39Oregon Aero Softseal ear cushions for use with the HGU-84 Product Name:Softseal Ear CushionsManufacture:Oregon AeroFeatures:Better hearing protection than stock ear cushion.More comfortable than plastic stock ear cushion.
40Aircrew Hearing Protection David Clark with active noise attenuation
41Products in Development for Naval Aviators and Aircrew
43Earplug Pressure Equalization During Flight Dr Earplug Pressure Equalization During Flight Dr. Talcott, NAVAIR 2014 SAFE conference2014Introduction: The Navy currently requires fixed wing aircraft pilots and aircrew to use vented earplugs to reduce the risk of otitic barotrauma; however vents may significantly reduce earplug noise attenuation, leading to increased risk of noise-induced hearing damage. The objective of this study was to determine the need for a venting requirement through the evaluation of pressure equalization capabilities of earplugs used by pilots and aircrew.Methods: Pressure equalization of 14 earplugs: vented and non-vented custom-molded earplugs, vented and non-vented Communications Earplugs (CEPs) with foam and custom-molded eartips (CEP402-C05, CEP505-C11, CEP505-C11-V, and CEP508-C15), vented and non-vented Attenuating Custom Communications Earpiece System (ACCESR) earplugs, Sound GuardT foam earplugs, and QuattroT Quad-flange earplugs were compared to that of the open ear during simulated flight profiles. Earplugs were evaluated using a custom ear canal simulator test rig in a small unmanned altitude chamber. Rate of ascent and descent, maximum altitude, and hold time at altitude were additional independent variables.Results: Analysis shows that of the earplugs evaluated; only the QuattroT produced enough pressure differential to potentially cause otitic barotrauma. These failures to equalize pressure did not occur on every trial and were observed for multiple flight profiles. When failure to equalize did occur, it tended to be present on both ascent and descent. There were small changes in pressure observed for some of the other earplugs, including CEPs with foam eartips. It is unclear if these pressure changes were due to failure to equalize or drifts in sensor readings.Discussion: Results suggest that QuattroT quad-flange earplugs should not be used during tactical jet flight due to their potential to prevent pressure equalization in the ear canal. More testing should be done to evaluate their suitability for other applications, such as rotary aircraft flight. Results do not support the need to vent communications earplugs for use in fixed wing aircraft.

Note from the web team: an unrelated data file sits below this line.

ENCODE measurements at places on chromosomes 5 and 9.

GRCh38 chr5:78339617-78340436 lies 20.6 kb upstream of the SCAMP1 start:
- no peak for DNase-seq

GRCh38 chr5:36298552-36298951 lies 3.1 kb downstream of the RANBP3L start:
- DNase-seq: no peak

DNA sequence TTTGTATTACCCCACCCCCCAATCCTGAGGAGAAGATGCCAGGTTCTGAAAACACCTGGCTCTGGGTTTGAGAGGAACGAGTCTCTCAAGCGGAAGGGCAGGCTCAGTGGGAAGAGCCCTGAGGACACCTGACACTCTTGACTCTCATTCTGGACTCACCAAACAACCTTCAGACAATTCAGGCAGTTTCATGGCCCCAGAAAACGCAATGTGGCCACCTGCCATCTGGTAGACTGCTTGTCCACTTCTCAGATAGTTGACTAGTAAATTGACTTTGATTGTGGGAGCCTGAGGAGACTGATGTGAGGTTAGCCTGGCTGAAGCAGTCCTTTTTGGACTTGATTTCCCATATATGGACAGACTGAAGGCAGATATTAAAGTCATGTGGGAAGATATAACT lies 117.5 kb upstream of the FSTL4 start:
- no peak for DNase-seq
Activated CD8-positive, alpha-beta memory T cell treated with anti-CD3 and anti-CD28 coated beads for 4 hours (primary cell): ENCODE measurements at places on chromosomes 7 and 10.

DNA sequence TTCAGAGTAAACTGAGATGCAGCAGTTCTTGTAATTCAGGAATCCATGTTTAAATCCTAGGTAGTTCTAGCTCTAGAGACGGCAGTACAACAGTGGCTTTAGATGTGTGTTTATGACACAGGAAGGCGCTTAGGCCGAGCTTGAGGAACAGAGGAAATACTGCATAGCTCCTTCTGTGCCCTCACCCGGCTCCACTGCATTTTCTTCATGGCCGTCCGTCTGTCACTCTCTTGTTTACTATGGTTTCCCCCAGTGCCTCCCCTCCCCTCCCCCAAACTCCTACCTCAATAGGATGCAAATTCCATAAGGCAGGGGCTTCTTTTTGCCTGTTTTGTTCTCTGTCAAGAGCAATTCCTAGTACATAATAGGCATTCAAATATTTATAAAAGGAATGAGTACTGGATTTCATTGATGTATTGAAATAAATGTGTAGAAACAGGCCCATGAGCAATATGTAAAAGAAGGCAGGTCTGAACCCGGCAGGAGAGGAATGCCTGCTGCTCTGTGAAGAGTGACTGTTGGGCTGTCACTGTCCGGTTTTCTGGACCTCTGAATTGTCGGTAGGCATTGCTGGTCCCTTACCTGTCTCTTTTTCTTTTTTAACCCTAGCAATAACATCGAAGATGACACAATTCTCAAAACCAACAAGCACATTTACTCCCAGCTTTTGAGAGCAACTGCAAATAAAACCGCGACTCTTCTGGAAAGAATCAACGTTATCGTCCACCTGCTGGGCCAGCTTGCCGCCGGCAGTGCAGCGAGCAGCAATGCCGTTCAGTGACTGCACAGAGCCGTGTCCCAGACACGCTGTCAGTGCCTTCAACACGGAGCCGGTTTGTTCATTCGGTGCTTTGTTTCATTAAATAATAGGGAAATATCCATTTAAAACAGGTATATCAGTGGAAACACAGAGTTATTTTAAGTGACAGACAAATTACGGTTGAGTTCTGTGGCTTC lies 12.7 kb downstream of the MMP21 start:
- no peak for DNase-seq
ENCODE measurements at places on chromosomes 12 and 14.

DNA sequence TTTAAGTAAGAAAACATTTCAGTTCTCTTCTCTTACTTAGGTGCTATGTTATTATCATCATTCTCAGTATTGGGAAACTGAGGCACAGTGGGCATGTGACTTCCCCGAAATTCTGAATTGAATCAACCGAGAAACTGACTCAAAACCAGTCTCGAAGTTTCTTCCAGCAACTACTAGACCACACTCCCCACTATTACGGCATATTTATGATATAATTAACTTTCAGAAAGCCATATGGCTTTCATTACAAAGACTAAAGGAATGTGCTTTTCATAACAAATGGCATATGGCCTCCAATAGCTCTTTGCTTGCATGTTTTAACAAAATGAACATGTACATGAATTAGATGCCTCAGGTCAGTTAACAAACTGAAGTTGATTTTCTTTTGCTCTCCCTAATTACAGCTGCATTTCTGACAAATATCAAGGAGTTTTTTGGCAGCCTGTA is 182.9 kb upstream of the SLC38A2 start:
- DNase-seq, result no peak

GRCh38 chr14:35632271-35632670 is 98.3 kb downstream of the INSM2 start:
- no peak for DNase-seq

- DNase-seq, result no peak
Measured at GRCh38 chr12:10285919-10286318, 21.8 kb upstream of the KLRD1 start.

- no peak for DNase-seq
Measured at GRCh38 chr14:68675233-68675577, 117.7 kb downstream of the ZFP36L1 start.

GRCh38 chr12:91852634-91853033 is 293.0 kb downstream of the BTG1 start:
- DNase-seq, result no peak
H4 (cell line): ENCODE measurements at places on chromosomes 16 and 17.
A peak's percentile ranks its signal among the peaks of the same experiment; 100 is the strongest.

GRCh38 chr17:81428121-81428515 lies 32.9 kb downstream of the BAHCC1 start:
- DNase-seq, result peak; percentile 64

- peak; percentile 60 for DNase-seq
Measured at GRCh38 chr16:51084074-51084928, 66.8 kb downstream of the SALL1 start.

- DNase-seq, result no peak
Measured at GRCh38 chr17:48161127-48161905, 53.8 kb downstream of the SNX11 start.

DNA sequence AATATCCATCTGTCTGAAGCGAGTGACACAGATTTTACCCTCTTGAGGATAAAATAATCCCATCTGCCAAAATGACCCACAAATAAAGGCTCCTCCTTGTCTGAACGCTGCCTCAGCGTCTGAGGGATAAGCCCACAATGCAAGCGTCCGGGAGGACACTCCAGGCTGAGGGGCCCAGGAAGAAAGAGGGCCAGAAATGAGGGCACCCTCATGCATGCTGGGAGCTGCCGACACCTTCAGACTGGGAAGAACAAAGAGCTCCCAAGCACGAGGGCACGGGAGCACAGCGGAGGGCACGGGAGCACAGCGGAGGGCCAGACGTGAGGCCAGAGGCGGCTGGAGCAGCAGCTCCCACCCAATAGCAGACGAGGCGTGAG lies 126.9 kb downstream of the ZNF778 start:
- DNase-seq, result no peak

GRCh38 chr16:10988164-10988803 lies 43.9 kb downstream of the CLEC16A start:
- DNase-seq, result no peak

44Aircrew Hearing Protection CEP with custom ear HGU-68/PNavy Fixed Wing Helmet withVENTED CEP(*not yet approved for flight)HGU-84/PNavy Rotary Wing Helmet withNOT VENTED CEP(approved for flight)
46Background: In-Ear Dosimetry There are multiple methods of calculating total daily exposure (TDE) for the purpose of real time administrative controls and personnel management in high noise environments. Three methods are considered: 1. Device NRR performance values with any associated regulatory de-rating guidance 2. Personal Attenuation Ratings (PAR) with known external noise fields 3. Real time in-ear noise measurement for continuous calculation of dose.
52Navy Audiology Specialty Leader Update Hearing injury rates have declined to 11.5%.Navy compliance (85.8%) has met target (85%) compliance threshold. USMC compliance (63.2%) is below target compliance threshold.The percentage of the Navy and USMC population with normal hearing has increased from 71% in 2001 to 82% in 2013.